2.) It's fascinating to observe the ludicrously bad attempt to match the artistic style of the 1954 re-drawn panels (I'm certain that ACG staffer Ogden Whitney was the culprit) with Landau's unique originals. One assumes that the re-written/re-drawn work was done quickly, and that Landau was not available (or perhaps unwilling) to revise his original work.

3.) Also intriguing is the fact that, under the incoming new Code guidelines, the entire story should have been scrapped, since the alien plot and the final outcome of the story were considerably stronger than anything that would be sanctioned during the ensuing period of censorship. However, in salvaging the story for publication, the folks at ACG knew exactly which specific panels had to be jettisoned---those which depicted the brutal treatment of the retarded main character at the hands of the vicious townsfolk. And I am living proof of the effect of those images upon a sensitive young mind...when they were finally published six years later.

4.) How bizarre is it that ACG chose to publish Landau's ORIGINAL, UN-EDITED artwork in 1960!!? WHY??? If, say, they were behind schedule and needed to fill the issue with a previously published story, why in heck would they not simply reprint the "softer" 1955 version with the Whitney redrawn panels?? Why would they choose to unleash the raw, disturbing ORIGINAL Landau images on an unsuspecting Code-era readership that had been lulled into accepting the "horror-lite" material of the day?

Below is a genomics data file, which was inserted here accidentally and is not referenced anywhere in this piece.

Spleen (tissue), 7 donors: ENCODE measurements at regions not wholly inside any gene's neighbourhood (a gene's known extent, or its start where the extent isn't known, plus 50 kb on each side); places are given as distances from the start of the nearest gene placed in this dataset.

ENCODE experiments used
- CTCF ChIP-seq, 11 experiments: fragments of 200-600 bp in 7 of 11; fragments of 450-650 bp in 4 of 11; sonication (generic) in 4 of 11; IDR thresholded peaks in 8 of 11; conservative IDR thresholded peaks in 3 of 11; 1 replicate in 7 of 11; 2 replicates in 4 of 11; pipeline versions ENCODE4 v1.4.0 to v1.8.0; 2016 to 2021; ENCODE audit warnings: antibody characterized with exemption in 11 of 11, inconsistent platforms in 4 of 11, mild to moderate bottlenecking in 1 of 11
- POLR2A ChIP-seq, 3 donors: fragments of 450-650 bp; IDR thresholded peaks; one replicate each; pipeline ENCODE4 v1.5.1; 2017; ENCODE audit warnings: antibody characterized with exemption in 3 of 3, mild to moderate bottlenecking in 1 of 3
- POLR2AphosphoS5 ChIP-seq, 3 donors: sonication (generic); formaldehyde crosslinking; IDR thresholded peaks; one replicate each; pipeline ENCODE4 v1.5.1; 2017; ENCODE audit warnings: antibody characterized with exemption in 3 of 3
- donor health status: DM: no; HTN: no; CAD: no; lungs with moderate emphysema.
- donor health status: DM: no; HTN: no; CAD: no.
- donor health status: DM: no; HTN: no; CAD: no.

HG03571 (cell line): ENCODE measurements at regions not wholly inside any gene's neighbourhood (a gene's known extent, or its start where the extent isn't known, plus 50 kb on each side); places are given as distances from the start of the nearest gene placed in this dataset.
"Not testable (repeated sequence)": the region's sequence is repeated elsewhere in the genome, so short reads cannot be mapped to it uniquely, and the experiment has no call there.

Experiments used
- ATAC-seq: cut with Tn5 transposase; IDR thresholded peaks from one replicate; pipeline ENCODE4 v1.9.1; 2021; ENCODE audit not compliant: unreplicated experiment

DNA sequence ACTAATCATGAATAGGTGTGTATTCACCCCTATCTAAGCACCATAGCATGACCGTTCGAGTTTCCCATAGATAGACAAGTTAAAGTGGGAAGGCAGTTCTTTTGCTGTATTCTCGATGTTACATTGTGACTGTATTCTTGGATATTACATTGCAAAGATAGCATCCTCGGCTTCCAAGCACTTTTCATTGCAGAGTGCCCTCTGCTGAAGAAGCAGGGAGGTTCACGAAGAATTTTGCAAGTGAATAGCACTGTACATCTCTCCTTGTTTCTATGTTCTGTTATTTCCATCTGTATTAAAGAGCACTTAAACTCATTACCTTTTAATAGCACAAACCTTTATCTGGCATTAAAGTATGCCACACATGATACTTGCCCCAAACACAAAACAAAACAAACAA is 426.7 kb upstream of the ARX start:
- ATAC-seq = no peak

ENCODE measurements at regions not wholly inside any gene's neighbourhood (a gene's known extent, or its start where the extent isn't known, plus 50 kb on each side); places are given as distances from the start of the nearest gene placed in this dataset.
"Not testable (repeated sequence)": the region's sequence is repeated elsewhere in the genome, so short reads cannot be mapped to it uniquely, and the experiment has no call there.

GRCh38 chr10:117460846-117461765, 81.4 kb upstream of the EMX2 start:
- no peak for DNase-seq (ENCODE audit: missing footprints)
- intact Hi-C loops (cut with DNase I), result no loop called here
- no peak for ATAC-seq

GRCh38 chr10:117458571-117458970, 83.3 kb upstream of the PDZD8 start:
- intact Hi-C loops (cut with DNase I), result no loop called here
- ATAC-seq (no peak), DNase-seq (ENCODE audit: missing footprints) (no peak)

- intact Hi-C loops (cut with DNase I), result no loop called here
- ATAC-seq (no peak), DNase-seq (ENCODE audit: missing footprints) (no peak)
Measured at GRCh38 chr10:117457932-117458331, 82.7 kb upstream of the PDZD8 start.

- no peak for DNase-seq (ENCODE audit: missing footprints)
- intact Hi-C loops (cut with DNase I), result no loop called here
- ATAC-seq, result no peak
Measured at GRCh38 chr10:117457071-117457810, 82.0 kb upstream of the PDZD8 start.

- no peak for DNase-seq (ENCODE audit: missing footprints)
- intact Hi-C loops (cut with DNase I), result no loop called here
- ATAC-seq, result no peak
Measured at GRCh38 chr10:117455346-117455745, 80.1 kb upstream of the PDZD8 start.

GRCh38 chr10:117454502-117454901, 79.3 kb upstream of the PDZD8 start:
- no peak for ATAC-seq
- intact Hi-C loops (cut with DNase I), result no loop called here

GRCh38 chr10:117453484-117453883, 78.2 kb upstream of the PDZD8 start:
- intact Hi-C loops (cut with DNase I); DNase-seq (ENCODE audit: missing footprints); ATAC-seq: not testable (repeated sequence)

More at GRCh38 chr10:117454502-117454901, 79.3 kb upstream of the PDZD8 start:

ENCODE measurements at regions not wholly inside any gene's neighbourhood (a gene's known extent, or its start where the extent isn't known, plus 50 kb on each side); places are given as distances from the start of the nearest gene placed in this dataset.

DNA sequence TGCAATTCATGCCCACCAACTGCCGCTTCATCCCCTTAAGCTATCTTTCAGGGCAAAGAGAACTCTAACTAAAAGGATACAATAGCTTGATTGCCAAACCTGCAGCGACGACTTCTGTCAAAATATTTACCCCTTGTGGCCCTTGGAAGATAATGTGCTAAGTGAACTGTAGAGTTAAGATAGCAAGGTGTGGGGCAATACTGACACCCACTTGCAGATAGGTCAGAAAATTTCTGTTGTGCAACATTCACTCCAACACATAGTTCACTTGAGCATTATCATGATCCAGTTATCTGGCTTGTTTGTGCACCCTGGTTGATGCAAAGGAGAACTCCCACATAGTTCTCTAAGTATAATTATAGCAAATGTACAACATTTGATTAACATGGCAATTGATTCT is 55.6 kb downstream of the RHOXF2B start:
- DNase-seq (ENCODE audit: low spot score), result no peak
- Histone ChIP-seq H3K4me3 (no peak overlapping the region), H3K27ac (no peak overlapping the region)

I realize that the case of "The World That Was/Interplanetary Episode" wouldn't even register as a miniscule speck on today's comic consciousness...but it sure is fascinating. As far as I am aware, virtually nothing is known of artist Kenneth Landau, who was but one of a sizable stable of artists cranking out their work as part of the thriving comic book industry way, way back in the early 1950's; I would imagine that, barring some sort of extremely lucky break, very little will ever come to light about Landau himself... and certainly nothing about the bizarre and unsettling story that has served as the topic for this article.

In retrospect, I'm sure that, had I seen them, the typical pre-code comic book skeletons, vampires and zombies would have freaked me out in a fairly predictable way. But nothing could have prepared me for the effect of Landau's pathetic, emaciated simpleton—those skeletal, black eye-sockets weeping tears of grief over his mangy little pooch, just prior to his being pounded by his tormentors; you would have expected that vicious punch from the neanderthal farmer to have pulverized the poor kid into dust and blown him away along the dirt roads of Miller's Gap, Kansas, for all his life was worth; it's so damned upsetting. But, luckily for Simon, things would change dramatically when those repugnant yet noble aliens appeared. And even though, from that point on, the story brightens considerably, I could never begin to shake the emotional trauma of the opening scenes, so devastatingly effective were they rendered.